The headline-driven research survey is chief amongst the many weapons in the technology PR arsenal. Initially, it’s a great way for us to help our clients create a newsworthy story that will resonate well with the media and win that all-important coverage. It also creates more long-term advantages by providing clients with a means to test the waters for their IT services and solutions. Research results can even form the basis of industry whitepapers, infographics and other broader marketing collateral that can be used to drive additional value across our clients’ business.
However, it’s not just a case of banging out a few questions and sitting back to revel in the results (thankfully, or we’d be out of a job!) A lot of thought and planning needs to go into the creation of a PR survey; along with a good amount of blood, sweat and tears. As with any craft; there are some very distinctive dos and don’ts to take into account:
- Do: Create a win-win – tech journalists won’t want to cover a story that just plugs one of our client’s services without offering a meaty story, but our clients will be understandably averse to investing in a research project that offers little else than media mileage. The knack is to find a happy middle-ground; which is why in tech PR it’s so important to combine an in-depth knowledge of the major issues of the day with a detailed understanding of how our clients help to solve them
- Don’t: Create a ‘no sh*t Sherlock’ survey – the market is now so crowded with research surveys that an already cynical media is becoming even more so whenever the word ‘research’ is uttered. As a result, tech PRs can’t afford to be plaguing them with surveys that just tell them what everybody already knows; or worse still, what another survey ‘revealed’ weeks ago. Taking the time to do some research into what other surveys have been conducted, the levels of coverage they achieved and then spending a while thinking about how the debate can be moved on is crucial to success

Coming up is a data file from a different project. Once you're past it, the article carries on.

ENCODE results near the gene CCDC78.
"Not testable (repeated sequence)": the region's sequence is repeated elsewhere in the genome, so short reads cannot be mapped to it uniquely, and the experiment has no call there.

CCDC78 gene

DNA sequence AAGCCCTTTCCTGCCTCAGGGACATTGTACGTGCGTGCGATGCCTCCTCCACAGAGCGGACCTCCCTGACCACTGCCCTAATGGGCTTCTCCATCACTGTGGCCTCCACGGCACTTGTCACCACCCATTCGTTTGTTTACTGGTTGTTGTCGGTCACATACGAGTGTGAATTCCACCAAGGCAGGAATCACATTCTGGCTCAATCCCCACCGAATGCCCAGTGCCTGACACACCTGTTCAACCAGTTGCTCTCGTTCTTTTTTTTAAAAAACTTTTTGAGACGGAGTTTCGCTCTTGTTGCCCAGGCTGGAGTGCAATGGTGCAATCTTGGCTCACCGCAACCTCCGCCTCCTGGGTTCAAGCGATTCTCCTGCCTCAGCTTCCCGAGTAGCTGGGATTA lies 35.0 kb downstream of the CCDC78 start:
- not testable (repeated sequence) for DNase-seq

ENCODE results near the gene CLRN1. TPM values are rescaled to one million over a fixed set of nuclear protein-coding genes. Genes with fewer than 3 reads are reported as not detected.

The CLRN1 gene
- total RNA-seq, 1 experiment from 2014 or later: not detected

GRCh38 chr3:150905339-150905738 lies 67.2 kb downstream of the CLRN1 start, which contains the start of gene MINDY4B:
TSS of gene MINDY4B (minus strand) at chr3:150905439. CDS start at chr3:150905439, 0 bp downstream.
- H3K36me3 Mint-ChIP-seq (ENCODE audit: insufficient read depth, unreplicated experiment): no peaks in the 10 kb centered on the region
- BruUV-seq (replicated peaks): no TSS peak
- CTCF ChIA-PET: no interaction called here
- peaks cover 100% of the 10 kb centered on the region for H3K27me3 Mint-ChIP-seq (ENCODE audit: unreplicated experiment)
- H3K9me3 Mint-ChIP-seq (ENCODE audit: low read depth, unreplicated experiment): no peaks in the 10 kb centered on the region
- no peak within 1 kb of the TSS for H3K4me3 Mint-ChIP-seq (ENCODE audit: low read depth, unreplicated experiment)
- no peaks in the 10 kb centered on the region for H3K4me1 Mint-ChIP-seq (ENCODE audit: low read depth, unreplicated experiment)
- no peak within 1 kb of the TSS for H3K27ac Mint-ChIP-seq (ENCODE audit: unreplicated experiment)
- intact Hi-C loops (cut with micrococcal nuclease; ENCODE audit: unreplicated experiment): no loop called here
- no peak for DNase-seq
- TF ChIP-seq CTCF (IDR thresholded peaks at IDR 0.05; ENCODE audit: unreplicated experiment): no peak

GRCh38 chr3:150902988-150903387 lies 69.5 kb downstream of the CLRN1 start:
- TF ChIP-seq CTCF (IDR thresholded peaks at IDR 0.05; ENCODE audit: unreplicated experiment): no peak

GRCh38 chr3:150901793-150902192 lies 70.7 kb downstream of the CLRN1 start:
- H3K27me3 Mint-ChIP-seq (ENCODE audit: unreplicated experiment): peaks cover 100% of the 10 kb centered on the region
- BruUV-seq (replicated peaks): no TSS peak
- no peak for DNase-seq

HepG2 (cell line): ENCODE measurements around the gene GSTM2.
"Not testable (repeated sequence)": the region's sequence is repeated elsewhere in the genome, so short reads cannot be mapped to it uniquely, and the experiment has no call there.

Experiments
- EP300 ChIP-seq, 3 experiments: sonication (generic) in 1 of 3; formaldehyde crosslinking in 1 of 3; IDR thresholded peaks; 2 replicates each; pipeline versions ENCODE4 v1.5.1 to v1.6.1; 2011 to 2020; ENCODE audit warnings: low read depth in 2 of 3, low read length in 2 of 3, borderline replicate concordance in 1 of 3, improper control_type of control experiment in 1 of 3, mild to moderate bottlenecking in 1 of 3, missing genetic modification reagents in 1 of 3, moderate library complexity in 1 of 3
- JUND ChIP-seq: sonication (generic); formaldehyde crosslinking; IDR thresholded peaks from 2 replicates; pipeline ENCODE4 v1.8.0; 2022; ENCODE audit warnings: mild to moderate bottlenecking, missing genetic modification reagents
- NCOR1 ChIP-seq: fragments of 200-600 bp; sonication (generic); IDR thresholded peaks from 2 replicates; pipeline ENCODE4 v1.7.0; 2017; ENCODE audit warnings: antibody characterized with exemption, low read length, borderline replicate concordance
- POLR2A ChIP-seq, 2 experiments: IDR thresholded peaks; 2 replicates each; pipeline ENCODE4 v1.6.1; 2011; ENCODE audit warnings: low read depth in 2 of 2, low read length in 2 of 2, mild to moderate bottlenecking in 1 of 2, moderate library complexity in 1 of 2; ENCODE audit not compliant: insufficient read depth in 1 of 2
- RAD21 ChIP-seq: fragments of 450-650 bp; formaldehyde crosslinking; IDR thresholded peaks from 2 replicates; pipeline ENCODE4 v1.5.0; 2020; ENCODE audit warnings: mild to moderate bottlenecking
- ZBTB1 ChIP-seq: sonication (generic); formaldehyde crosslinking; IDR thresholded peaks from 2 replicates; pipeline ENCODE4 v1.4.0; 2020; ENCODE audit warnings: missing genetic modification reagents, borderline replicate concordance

- Do: Think about the story – your intricately crafted research questions might sound like the most insightful thing that man ever uttered, but if the endgame is to give clients a platform from which to voice their message then that’s the best place to start. Thinking about what questions need to be asked in order to create a clear and concise story that builds that platform is far more effective than just plucking questions out of thin air, or asking them because they sound intelligent!
- Don’t: Ask pointless questions – I can’t stress this one enough. Not only do questions cost clients money (so you don’t want to be wasting one on ‘setting the scene’) but they can also have unforeseen consequences. For example, it’s fairly standard in consumer research to make demographic comparisons, but when it comes to B2B tech is it really that necessary to highlight what sex the survey respondents are? Fairly innocuous you might think, but then a recent headline in Cloud Pro suggests otherwise. It’s difficult to imagine any modern business that stands to benefit from a touch of overt sexism, so it’s a safe bet that they didn’t take this line in the press release! At the end of the day, any journalist worth his (or her!) salt will be looking for the juiciest story in the research findings. Unintentionally creating an angle that sheds clients in a negative light is inexcusable
When handled right, a good research survey can yield some fantastic results; providing our clients with a gramophone to make their voice plainly heard, whilst giving our colleagues in the media industry a decent story to really get their teeth into. So let’s focus on getting it right.